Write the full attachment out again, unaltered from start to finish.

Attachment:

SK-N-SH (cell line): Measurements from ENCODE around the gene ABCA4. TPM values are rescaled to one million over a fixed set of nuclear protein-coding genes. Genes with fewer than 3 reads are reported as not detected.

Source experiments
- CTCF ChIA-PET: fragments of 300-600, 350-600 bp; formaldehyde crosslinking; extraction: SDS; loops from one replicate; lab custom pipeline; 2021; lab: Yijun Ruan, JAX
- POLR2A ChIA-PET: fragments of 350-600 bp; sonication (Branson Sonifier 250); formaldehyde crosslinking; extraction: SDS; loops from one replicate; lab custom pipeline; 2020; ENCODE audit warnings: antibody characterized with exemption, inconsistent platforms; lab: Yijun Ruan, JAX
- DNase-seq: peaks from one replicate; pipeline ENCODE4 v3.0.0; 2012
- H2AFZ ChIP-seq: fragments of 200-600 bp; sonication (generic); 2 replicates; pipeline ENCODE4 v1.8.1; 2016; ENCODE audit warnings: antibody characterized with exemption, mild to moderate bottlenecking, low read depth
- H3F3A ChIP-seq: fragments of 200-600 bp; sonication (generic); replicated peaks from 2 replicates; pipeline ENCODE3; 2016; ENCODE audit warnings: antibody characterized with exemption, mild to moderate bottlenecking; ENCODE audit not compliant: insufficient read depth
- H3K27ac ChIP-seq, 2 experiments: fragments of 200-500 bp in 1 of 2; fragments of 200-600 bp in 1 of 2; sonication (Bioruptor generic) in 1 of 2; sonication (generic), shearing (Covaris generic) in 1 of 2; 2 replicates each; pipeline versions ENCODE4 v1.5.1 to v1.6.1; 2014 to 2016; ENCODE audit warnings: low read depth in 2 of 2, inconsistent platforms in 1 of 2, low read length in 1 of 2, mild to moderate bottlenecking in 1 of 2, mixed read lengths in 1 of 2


SK-N-SH (cell line): Measurements from ENCODE around the gene ABCA4. TPM values are rescaled to one million over a fixed set of nuclear protein-coding genes. Genes with fewer than 3 reads are reported as not detected.

Source experiments
- CTCF ChIA-PET: fragments of 300-600, 350-600 bp; formaldehyde crosslinking; extraction: SDS; loops from one replicate; lab custom pipeline; 2021; lab: Yijun Ruan, JAX
- POLR2A ChIA-PET: fragments of 350-600 bp; sonication (Branson Sonifier 250); formaldehyde crosslinking; extraction: SDS; loops from one replicate; lab custom pipeline; 2020; ENCODE audit warnings: antibody characterized with exemption, inconsistent platforms; lab: Yijun Ruan, JAX
- DNase-seq: peaks from one replicate; pipeline ENCODE4 v3.0.0; 2012
- H2AFZ ChIP-seq: fragments of 200-600 bp; sonication (generic); 2 replicates; pipeline ENCODE4 v1.8.1; 2016; ENCODE audit warnings: antibody characterized with exemption, mild to moderate bottlenecking, low read depth
- H3F3A ChIP-seq: fragments of 200-600 bp; sonication (generic); replicated peaks from 2 replicates; pipeline ENCODE3; 2016; ENCODE audit warnings: antibody characterized with exemption, mild to moderate bottlenecking; ENCODE audit not compliant: insufficient read depth
- H3K27ac ChIP-seq, 2 experiments: fragments of 200-500 bp in 1 of 2; fragments of 200-600 bp in 1 of 2; sonication (Bioruptor generic) in 1 of 2; sonication (generic), shearing (Covaris generic) in 1 of 2; 2 replicates each; pipeline versions ENCODE4 v1.5.1 to v1.6.1; 2014 to 2016; ENCODE audit warnings: low read depth in 2 of 2, inconsistent platforms in 1 of 2, low read length in 1 of 2, mild to moderate bottlenecking in 1 of 2, mixed read lengths in 1 of 2